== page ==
“Higher risk, higher reward.”
This is one of the most repeated maxims in investing, and the basis of Modern Portfolio Theory.
It’s also intuitive: riskier investments should be compensated with a higher return.
But what should happen and what actually happens is not always one in the same…
It’s May 2006 and Gold is all the rage, having advanced over 155% during the preceding five years.
At the same time, the US Housing Market is on fire, up over 77% in the past 5 years.
Naturally, investors are extremely bullish on Gold/Housing, and looking for ways to make a more levered bet.
And so, two new ETFs are born to meet this demand: Gold Miners ($GDX) and U.S. Home Construction ($ITB).
Over 15 years later, what has transpired?
1) Volatility in both the miners ($GDX) and housing ($ITB) was more than 2x higher than the S&P 500 ($SPY).
2) The maximum drawdowns of over 80% for both the miners and housing far exceeded that of the S&P 500 (55%).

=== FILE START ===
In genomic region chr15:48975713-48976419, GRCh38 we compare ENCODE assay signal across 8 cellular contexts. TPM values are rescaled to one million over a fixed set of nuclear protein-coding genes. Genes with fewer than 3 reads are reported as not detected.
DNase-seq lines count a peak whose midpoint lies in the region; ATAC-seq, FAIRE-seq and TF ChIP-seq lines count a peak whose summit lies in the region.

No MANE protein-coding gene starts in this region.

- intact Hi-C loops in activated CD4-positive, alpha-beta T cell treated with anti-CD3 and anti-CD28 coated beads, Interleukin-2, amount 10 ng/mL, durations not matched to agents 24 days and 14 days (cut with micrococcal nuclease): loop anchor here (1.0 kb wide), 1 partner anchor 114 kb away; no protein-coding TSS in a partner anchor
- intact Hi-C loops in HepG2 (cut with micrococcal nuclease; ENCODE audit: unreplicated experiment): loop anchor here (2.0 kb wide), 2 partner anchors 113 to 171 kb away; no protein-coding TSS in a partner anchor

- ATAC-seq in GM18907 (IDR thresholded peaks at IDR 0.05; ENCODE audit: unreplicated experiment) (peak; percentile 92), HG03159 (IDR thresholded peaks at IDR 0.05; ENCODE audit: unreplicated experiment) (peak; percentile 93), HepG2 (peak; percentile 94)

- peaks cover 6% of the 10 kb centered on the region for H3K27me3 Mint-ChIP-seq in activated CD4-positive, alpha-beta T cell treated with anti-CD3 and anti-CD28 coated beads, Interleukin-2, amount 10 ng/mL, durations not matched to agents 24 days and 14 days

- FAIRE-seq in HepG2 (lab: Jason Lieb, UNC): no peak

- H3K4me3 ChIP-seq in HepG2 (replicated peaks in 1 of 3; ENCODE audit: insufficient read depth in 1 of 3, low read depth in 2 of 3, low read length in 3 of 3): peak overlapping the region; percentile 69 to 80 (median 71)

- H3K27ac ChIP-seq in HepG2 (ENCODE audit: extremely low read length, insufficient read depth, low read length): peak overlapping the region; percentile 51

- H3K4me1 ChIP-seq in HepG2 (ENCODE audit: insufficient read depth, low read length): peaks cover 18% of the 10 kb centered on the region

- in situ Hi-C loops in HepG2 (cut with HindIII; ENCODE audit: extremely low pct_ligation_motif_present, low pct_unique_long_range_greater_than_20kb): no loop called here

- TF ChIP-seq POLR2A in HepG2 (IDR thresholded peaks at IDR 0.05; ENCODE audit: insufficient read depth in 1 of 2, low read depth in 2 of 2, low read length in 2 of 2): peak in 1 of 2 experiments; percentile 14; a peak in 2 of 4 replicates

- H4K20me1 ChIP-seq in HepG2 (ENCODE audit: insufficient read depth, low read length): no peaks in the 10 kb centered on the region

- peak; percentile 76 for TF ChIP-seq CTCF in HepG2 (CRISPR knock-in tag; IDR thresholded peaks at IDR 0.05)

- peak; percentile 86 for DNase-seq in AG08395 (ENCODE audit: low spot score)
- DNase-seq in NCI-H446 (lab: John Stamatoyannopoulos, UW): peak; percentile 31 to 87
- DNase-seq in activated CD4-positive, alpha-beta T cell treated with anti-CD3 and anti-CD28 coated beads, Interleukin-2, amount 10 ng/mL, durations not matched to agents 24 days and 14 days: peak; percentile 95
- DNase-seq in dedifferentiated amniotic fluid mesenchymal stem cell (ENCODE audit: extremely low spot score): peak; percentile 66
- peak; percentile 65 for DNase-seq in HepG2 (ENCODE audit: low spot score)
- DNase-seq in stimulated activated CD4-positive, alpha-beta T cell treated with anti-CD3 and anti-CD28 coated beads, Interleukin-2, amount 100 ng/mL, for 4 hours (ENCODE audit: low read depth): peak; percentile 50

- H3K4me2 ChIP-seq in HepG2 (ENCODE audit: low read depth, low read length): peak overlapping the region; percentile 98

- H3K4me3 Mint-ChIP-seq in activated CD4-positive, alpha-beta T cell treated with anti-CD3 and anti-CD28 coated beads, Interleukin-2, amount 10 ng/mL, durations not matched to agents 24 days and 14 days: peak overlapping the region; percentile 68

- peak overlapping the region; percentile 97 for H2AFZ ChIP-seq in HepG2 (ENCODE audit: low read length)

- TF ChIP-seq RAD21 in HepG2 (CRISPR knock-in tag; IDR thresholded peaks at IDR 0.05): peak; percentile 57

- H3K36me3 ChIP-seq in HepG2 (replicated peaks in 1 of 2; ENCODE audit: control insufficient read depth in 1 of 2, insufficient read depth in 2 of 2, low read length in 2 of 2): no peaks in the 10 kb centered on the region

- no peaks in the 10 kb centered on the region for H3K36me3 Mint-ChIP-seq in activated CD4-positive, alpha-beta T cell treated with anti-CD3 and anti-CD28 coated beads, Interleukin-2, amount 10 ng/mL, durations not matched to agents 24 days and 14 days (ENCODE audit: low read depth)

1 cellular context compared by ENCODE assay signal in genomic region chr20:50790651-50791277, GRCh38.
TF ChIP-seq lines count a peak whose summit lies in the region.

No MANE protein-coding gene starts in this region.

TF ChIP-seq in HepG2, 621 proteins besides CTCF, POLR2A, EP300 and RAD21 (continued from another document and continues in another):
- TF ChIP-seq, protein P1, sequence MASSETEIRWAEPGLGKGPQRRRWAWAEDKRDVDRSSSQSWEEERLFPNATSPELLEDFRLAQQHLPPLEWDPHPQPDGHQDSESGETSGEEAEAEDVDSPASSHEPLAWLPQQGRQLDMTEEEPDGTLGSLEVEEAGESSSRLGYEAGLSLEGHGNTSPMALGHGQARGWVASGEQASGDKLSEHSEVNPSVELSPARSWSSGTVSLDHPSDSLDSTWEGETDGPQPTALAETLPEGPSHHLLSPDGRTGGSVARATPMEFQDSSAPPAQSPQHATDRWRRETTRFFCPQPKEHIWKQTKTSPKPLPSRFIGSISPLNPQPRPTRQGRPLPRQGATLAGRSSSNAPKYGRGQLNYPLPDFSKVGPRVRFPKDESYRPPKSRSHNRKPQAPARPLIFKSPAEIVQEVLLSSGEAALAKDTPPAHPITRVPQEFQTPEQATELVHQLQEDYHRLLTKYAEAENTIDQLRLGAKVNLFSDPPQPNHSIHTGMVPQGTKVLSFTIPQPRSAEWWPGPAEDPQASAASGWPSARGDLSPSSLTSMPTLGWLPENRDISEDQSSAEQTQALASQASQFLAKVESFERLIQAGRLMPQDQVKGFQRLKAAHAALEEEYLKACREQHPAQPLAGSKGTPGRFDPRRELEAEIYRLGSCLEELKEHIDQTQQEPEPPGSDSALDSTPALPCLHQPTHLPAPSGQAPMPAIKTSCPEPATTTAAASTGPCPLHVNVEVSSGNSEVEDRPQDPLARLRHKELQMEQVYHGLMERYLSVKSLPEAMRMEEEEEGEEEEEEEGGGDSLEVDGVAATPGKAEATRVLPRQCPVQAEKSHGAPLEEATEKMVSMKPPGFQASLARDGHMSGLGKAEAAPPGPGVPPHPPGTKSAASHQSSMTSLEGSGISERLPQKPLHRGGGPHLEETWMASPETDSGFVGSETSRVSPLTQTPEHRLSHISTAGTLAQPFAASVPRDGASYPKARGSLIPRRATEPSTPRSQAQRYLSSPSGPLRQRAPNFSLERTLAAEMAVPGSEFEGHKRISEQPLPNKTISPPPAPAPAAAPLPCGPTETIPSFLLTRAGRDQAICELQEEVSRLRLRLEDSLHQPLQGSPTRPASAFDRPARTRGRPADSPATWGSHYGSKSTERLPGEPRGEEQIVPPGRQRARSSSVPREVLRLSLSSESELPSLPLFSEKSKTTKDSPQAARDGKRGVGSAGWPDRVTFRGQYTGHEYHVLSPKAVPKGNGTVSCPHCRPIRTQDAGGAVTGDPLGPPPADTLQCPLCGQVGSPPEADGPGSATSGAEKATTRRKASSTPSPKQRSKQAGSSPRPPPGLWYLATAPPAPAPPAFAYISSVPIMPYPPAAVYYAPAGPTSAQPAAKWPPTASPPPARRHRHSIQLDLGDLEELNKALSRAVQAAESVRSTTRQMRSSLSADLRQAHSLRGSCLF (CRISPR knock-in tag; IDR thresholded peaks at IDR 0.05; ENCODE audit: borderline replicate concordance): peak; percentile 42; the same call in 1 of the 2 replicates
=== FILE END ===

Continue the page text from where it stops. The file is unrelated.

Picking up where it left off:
By all accounts, investors in miners ($GDX) and housing ($ITB) incurred much higher risk than investors in the S&P 500 ($SPY). Did that translate into higher reward?
The S&P 500 ($SPY) returned over 10% annualized versus under 4% for home construction ($ITB) and a negative return for the gold miners ($GDX).
Higher risk, lower reward…
This story is an important one for investors.
First, it serves as a reminder that there are no guarantees in markets. You are owed nothing by simply buying a security and certainly not any minimum level of return.
Second, while there is no reward without risk (see rule #2), that does not mean that all risk is rewarded. To the contrary, the riskiest individual stocks are the ones that go to zero. And as we have seen here, high risk industries can underperform for long periods of time.
Lastly, it drives home the importance of diversifying, because we just don’t know what the future will bring. The prospects for Gold Miners and Housing seemed great in May 2006, but that is always the case after a strong run. Diversification is the best protection against the possibility that the future for asset class may not being as great as the recent past.
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Disclaimer: All information provided is for educational purposes only and does not constitute investment, legal or tax advice, or an offer to buy or sell any security. For our full disclosures, click here.